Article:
@dusnm These opinions are acceptable. But “the opinionated desktop environment” is certainly an accurate moniker. Other (very wrong) opinions that GNOME 3 has include:

• RAM is cheap
• CPU / memory bandwidth is cheap
• Disk space is cheap
• A “larger text” toggle button is enough to make the system accessible; any other customisation is an unusual special-case for power-users.
• People are always more likely to know the filename than location of files.
• People know the names of image files.

@wizzwizz4 I can definitely agree with you on those usability aspects, however I've been using Gnome 2 and personally seen the shift to Gnome 3 all the way back in 2011, and in my experience RAM and/or CPU has never been of issue to me, and continues to be a non-issue. The core desktop really doesn't use that many resources. Unless you want to claim that 500MiB of RAM is too much and I'm open to hearing your experience.

@dusnm Firefox uses 3.5GiB of RAM, peak. I have 4GiB. Using GNOME, I cannot run anything but a web browser, and even that OOMs. (And GNOME sometimes peaks higher than 500MiB, because its algorithms don't mind malloc'ing.)

But I'm critiquing its opinions, here. Those mostly apply to GNOME Apps, rather than the main GNOME DE itself (which is fairly usable).

The help page for Orca (a screenreader) cannot be read out loud by screen readers, because Yelp uses a web view component.

@wizzwizz4 That ties into another issue that we have. Browsers are probably far worse offenders to resource expectations than Gnome ever will be. It's a sad reality of the web nowadays. Accessibility sucks almost everywhere, that I fully agree is shitty.

@dusnm Windows is just about tolerable to use via Narrator.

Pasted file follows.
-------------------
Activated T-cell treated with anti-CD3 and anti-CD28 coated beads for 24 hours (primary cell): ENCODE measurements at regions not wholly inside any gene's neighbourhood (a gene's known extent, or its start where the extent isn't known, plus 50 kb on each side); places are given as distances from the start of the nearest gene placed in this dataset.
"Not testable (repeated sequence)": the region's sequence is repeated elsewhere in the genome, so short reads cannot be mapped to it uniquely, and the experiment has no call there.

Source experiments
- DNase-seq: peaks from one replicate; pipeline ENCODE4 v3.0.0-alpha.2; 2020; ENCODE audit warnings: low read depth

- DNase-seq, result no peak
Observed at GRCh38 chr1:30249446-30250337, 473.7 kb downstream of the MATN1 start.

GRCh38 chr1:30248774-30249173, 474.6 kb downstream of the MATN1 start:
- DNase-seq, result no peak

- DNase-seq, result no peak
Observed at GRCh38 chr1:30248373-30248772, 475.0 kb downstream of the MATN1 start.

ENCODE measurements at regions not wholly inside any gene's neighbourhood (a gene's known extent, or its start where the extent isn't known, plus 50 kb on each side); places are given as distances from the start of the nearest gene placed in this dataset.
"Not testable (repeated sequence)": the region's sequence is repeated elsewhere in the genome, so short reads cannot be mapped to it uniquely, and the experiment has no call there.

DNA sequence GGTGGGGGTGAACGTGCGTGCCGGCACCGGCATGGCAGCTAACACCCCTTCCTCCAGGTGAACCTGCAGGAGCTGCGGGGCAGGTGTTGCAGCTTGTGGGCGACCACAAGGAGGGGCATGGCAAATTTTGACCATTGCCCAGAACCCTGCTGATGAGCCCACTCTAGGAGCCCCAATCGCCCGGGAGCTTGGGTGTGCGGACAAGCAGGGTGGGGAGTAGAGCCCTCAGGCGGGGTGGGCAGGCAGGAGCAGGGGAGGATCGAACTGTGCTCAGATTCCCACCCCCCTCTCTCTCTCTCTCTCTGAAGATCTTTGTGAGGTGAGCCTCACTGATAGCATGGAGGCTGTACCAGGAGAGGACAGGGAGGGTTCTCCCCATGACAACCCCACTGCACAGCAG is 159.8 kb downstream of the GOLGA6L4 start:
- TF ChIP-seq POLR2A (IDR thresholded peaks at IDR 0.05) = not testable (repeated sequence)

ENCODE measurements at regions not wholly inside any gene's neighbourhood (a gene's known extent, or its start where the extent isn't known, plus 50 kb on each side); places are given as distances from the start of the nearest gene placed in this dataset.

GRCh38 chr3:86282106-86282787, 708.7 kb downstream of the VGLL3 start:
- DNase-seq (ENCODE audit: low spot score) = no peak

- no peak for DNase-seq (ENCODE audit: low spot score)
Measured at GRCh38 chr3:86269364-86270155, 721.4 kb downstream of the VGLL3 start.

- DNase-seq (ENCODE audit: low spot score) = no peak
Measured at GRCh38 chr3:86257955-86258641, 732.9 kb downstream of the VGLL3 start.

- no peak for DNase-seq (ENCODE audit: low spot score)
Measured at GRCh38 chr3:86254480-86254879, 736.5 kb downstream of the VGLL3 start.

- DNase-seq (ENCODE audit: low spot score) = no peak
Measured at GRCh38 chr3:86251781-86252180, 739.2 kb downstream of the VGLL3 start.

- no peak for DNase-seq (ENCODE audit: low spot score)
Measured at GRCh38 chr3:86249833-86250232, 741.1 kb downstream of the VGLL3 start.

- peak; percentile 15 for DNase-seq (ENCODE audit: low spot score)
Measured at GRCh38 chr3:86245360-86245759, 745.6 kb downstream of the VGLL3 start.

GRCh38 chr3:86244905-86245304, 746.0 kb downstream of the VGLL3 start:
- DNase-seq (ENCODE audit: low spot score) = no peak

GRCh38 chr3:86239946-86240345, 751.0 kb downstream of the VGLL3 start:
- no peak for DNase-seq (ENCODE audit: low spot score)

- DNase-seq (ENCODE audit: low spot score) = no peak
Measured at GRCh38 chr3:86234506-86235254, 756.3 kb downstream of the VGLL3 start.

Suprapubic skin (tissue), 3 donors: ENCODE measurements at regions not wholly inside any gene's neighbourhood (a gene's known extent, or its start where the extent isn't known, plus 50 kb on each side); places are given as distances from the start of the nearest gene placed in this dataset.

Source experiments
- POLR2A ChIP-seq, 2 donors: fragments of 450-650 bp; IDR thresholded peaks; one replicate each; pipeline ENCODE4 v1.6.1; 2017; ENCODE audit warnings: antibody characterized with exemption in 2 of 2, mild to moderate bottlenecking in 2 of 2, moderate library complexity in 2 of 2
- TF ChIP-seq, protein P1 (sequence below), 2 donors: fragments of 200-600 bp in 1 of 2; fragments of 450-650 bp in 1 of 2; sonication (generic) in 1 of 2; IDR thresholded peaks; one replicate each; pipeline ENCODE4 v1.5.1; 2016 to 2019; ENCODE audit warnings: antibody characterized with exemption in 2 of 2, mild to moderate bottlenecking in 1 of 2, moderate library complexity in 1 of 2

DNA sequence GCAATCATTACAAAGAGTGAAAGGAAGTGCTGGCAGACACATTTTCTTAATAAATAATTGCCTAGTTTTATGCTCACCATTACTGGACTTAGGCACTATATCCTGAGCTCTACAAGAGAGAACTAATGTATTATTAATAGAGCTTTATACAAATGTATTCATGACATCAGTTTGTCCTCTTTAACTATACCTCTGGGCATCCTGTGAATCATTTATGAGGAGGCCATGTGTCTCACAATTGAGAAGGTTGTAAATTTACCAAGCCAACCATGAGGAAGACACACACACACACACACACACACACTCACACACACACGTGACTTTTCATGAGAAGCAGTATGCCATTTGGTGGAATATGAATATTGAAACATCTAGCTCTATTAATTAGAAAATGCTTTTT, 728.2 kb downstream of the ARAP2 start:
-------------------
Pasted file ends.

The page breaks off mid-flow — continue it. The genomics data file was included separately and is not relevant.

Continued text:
Speaking of web browsers being horrible: web engines have the best cross-platform accessibility support out of anything we have available (so long as you don't use a SPA JavaScript framework). Second best (to my knowledge) is Windows Forms – it's *better*, but I don't believe Wine supports its accessibility features properly so it's worse cross-platform.

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@wizzwizz4 And therein lies the problem. JavaScript has infested everything to the point of unusability. Browsers are still terrible resource hogs, but are tolerable with 8GiB of RAM and only run really smoothly with at least 12, which is catastrophic. But it has to be this way due to how bad the web has become.

@dusnm Chrome could just refuse to display web pages that used more than 500MB of RAM. That would cut down on the problem a little.

… and break half the web.

New plan: Google controls enough of the web that they have a database of pretty much every existing website. So they can introduce a resource restriction rule for new web pages only (and a no-resource-increase rule for existing ones). They're never going to (and I'd object to the privacy implications of Google-style impl), but they could.

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